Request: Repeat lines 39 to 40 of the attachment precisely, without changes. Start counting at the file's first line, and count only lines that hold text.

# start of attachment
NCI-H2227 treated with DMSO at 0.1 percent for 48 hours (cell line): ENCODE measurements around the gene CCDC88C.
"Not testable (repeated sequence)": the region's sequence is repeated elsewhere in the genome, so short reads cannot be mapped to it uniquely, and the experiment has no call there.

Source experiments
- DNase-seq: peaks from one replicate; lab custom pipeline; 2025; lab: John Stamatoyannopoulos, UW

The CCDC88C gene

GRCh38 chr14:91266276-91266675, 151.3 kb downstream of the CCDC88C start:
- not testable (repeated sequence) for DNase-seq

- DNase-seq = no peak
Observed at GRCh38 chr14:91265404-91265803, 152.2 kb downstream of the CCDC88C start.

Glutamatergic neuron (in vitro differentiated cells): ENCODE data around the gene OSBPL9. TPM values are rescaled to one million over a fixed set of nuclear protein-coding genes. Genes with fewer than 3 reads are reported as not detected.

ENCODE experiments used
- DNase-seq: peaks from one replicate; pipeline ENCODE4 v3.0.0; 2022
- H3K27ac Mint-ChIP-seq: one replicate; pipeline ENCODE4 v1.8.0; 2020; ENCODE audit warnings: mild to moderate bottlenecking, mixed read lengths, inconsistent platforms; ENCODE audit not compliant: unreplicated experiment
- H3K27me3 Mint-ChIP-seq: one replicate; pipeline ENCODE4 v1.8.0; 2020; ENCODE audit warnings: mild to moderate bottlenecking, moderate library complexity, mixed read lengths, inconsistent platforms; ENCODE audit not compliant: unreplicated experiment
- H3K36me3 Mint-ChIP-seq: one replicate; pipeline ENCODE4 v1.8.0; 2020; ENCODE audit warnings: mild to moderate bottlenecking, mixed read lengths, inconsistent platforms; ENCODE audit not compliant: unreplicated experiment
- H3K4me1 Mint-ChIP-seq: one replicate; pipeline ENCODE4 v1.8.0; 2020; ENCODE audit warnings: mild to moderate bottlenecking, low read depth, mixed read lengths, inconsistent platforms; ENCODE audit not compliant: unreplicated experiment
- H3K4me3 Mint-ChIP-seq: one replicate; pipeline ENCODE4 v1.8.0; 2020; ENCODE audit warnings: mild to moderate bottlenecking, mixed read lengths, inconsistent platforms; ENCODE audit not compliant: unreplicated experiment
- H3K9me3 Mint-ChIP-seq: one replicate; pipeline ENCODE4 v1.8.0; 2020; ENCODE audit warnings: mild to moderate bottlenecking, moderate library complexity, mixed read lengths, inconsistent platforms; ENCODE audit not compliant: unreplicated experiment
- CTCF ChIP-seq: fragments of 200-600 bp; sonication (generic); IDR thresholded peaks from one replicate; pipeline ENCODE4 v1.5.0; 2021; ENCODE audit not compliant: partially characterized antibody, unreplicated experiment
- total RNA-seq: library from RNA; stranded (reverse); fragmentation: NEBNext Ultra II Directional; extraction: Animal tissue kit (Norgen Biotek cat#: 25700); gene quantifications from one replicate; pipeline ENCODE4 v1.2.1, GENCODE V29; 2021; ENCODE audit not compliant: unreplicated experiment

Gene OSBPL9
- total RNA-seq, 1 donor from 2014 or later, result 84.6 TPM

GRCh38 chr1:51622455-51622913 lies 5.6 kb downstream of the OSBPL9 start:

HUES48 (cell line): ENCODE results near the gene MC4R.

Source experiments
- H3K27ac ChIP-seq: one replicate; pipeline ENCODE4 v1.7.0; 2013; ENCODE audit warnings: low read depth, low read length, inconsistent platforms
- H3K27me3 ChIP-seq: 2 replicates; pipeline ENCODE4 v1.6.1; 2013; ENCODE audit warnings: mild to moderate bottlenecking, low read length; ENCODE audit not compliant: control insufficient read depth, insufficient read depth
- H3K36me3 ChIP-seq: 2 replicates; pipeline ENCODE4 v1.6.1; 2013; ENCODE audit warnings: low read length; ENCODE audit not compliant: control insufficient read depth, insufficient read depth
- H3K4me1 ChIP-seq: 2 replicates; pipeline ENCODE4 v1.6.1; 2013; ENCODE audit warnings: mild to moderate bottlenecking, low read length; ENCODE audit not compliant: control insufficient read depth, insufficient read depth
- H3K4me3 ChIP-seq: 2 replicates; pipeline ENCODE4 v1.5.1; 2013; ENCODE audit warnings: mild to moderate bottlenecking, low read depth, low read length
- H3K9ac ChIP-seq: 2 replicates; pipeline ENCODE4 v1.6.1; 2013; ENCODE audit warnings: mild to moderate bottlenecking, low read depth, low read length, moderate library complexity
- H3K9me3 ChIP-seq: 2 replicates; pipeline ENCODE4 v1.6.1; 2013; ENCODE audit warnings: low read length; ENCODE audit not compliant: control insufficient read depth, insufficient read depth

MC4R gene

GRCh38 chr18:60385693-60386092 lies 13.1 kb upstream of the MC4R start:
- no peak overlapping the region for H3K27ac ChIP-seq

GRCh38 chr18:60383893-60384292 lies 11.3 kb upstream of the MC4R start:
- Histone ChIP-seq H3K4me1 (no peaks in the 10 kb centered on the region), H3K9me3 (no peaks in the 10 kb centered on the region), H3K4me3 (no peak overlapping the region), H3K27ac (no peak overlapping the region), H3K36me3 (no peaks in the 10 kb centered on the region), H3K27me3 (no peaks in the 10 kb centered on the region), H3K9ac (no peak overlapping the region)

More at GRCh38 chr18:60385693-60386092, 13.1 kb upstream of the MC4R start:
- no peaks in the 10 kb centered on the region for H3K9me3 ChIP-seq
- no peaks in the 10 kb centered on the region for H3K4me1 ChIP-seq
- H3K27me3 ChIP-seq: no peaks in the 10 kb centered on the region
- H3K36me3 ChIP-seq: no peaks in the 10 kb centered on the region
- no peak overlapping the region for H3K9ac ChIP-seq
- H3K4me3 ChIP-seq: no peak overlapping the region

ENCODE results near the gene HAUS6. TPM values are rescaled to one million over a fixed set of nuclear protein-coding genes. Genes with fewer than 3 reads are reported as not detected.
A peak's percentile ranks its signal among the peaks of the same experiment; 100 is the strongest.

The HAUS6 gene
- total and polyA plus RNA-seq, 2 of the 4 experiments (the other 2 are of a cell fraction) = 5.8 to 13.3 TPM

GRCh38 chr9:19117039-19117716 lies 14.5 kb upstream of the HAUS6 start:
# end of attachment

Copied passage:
- no peaks in the 10 kb centered on the region for H3K9me3 ChIP-seq
- no peaks in the 10 kb centered on the region for H3K4me1 ChIP-seq